So, provided everything went well, you now have a pretty little basic homemade, which should be relatively comfortable. If you want to attach a pump, you could forgo the 1" PVC tank, and attach it below the Unknown breech instead, in much the same fashion.

This a simple variation of the above design, which works off a simple system that allows a quick reload of the firing tank by an auxiliary tank. The operation is a bit of a step up from the basic homemade, but it's still incredibly simple, and incredibly easy to emulate in your own designs. In fact, this idea is not mine, but was first thought up in the Nerf Internet Community by a man named Lemmypoo. I'm sure they've long had this idea in other air gun circles, but it was a step in the right direction for the painfully elementary systems previously existing, and was a cheap alternative from the use of a commercial regulator to do a similar, though more specific job.

Enough rambling. Basically, you fill the 1" PVC (Auxiliary) tank with a tire pump. When you want to fill the firing tank, open the ball valve, then close it again. Open the valve in the Garden hose handle (Press the trigger) to release the pressure in this firing tank, firing a dart. Close the valve (Depress the trigger) in the handle, and open the ball valve again to equalize pressure between the auxiliary tank and the firing valve again, "refilling" the firing valve. Close again, repeat.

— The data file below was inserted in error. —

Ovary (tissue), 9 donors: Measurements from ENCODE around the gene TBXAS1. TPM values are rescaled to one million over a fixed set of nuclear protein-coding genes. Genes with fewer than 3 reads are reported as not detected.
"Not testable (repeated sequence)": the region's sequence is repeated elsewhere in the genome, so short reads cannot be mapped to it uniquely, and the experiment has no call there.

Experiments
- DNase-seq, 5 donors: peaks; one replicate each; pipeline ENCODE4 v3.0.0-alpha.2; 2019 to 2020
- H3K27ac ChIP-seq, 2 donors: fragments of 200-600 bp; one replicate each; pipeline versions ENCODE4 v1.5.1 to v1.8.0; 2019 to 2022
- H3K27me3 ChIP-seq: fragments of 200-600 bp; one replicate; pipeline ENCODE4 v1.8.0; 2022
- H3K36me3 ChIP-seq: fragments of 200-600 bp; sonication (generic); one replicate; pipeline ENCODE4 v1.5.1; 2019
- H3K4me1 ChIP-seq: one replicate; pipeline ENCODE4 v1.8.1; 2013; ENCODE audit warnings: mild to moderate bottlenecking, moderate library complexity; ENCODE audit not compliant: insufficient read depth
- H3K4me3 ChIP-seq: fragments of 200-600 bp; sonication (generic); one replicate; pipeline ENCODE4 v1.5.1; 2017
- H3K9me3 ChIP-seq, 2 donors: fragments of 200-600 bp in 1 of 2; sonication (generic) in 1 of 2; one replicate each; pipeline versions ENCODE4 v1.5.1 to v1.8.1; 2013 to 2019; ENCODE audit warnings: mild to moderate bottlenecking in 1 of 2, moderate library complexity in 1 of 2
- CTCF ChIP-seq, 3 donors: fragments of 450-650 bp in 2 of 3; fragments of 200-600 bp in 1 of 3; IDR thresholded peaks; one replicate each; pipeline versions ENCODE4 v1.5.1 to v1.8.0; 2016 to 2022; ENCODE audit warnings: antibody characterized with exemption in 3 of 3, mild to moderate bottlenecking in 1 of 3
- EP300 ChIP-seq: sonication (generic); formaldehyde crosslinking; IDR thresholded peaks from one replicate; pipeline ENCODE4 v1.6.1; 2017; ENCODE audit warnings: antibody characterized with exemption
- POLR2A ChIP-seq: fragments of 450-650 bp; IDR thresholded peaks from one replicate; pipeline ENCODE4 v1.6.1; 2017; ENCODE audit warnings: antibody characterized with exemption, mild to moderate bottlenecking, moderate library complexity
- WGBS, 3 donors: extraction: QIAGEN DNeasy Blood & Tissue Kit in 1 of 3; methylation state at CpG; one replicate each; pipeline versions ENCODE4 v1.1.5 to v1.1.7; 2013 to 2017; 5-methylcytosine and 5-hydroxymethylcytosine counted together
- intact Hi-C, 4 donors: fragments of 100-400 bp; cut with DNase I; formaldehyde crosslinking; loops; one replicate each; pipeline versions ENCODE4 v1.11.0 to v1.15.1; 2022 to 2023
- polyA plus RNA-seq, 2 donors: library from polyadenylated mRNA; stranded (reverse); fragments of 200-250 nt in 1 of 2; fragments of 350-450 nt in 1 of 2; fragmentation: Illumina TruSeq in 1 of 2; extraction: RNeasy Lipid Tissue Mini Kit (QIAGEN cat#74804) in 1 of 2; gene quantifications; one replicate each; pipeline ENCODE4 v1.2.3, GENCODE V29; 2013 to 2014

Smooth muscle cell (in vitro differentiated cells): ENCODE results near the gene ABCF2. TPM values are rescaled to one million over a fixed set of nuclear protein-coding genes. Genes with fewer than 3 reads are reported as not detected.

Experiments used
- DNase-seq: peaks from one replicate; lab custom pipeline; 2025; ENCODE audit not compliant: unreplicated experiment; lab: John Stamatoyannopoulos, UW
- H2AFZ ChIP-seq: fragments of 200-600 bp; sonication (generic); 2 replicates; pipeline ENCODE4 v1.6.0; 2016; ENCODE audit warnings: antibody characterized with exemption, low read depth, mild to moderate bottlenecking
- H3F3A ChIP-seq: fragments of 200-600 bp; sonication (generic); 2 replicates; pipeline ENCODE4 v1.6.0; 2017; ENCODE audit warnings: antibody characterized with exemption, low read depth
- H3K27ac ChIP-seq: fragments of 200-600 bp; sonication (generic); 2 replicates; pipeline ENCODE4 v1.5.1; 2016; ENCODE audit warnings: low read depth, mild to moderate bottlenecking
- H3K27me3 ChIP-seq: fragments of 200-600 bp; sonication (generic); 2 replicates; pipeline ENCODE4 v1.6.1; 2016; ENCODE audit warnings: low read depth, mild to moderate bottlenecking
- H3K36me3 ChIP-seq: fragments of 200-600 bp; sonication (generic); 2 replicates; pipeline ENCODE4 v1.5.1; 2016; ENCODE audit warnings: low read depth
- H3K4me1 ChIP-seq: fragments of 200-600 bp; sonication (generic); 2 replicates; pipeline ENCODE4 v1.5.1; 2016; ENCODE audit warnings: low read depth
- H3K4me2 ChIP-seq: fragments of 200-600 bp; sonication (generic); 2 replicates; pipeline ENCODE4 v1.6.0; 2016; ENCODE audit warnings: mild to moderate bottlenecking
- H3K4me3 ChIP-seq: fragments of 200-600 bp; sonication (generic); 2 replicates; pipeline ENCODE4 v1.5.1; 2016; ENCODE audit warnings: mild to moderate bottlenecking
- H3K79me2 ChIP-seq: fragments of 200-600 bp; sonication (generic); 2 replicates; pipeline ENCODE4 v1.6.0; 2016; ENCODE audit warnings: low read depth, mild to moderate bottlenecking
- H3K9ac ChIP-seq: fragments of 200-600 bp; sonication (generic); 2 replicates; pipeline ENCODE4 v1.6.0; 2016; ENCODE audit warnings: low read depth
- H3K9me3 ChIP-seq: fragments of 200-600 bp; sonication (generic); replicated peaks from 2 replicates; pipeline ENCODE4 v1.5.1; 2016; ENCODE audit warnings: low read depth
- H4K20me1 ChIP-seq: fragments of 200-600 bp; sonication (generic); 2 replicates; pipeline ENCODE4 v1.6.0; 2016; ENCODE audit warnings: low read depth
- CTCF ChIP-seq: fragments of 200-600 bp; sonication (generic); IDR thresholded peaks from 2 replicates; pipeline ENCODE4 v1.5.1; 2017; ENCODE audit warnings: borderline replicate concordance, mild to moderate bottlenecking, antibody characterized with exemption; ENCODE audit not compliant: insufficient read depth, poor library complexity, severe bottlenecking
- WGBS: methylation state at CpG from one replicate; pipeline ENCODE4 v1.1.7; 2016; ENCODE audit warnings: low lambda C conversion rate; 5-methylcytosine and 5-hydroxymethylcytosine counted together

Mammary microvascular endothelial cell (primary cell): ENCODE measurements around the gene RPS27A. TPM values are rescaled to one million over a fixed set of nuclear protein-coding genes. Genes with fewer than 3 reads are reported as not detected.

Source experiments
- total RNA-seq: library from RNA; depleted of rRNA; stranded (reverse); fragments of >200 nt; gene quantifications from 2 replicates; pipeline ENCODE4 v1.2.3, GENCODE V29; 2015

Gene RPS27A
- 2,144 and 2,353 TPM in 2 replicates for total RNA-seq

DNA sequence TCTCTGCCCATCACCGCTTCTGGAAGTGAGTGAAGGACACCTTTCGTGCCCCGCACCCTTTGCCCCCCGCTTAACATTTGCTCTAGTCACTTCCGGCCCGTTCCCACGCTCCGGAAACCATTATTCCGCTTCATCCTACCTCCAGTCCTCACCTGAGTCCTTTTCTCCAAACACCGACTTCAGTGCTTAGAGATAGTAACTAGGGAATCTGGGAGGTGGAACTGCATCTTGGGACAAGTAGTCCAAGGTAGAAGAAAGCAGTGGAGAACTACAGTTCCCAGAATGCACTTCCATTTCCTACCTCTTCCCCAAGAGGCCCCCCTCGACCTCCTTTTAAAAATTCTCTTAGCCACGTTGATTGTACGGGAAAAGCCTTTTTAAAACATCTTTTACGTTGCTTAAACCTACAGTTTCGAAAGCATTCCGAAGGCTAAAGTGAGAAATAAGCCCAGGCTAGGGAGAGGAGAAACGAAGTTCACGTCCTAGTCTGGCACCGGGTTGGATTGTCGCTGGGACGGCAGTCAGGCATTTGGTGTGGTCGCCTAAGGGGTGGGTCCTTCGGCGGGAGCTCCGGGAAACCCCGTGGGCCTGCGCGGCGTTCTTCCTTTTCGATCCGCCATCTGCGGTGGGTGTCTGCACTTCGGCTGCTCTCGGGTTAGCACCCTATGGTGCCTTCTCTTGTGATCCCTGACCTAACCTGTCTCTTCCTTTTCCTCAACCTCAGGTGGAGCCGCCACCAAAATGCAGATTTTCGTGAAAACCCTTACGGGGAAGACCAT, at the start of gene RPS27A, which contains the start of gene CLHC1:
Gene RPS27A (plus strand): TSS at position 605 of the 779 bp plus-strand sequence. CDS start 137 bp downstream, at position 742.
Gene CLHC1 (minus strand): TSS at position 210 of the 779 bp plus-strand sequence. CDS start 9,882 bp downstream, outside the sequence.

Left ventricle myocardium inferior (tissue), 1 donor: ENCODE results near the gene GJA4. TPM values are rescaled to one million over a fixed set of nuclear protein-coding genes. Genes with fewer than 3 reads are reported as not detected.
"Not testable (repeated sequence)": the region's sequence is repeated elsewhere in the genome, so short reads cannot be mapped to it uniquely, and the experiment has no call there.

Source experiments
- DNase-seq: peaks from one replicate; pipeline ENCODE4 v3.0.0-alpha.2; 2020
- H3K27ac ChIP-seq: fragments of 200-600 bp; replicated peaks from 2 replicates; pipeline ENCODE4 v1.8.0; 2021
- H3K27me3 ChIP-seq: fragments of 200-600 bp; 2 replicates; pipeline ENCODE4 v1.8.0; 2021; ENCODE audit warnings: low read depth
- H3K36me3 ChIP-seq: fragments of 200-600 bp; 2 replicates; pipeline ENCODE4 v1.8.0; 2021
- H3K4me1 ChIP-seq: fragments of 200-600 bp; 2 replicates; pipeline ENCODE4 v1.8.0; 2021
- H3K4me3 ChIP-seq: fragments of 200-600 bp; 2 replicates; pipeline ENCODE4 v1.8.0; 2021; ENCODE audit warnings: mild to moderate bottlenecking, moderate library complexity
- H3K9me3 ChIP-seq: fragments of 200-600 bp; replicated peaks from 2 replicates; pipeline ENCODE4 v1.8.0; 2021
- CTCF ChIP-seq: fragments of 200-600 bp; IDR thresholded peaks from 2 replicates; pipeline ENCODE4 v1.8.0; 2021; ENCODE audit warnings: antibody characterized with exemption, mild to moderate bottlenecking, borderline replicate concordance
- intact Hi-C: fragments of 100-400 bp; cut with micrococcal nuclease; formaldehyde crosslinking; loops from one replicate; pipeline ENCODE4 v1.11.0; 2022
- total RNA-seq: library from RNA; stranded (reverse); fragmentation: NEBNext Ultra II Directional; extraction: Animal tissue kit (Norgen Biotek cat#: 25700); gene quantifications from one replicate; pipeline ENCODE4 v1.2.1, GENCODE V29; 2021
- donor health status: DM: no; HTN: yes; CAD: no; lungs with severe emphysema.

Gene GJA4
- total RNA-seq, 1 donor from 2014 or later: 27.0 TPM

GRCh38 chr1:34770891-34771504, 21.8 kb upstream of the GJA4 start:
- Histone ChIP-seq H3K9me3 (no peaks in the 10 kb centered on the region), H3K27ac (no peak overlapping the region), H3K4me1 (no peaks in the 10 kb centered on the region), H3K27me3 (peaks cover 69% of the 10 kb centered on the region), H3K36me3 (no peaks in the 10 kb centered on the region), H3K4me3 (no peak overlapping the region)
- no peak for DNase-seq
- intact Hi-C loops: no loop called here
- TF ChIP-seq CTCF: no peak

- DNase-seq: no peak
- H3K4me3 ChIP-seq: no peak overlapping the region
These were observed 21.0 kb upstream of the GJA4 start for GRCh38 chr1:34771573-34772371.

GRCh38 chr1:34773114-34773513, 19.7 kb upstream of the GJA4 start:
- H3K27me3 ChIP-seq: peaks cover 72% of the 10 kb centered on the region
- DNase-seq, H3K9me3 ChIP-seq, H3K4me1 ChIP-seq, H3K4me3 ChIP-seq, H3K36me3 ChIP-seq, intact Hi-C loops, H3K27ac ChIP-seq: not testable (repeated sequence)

Though regulators have the obvious advantage in this, by not just equalizing the two tanks, but filling one to a lower pressure than the main, allowing more shots at a lower pressure, this simple air regulation design is cheap and still allows multiple shots to one filling. Of course, because the air is equalized, the pressure used to fire the dart will decrease incrementally, but it's better than nothing.

The construction of this homemade is slightly different from that of the Basic Cutlass homemade, but the only new idea used is the "binding." The binding would be a fabric strap, a cord, anything that will slide along PVC, and wrap around both the tank and breech. This is optional, but if the auxiliary tank is attached, via hot glue, epoxy, or PVC glue, to the 1/2" PVC barrel in an Unknown breech, the binding, which is attached to the tank, but not the breech, will allow you to move the tank and the barrel forward as a system, opening the breech. Coupled with a turning motion of your hand, you could open the ball valve and push the barrel forward, refilling the firing tank and loading a new dart in at the same time, then pull the tank back, closing the barrel, and twist the ball valve closed. Essentially, a sort of complicated pump action, but a bit better than operating each separately. Remember, these designs are centrally to inspire, they're not made to set a specific design in stone.

And if anyone calls it the "Zero Homemade," I'll poke you with a hot metal stick.

All images, content, and karp © Zero Talent 1999, 2002.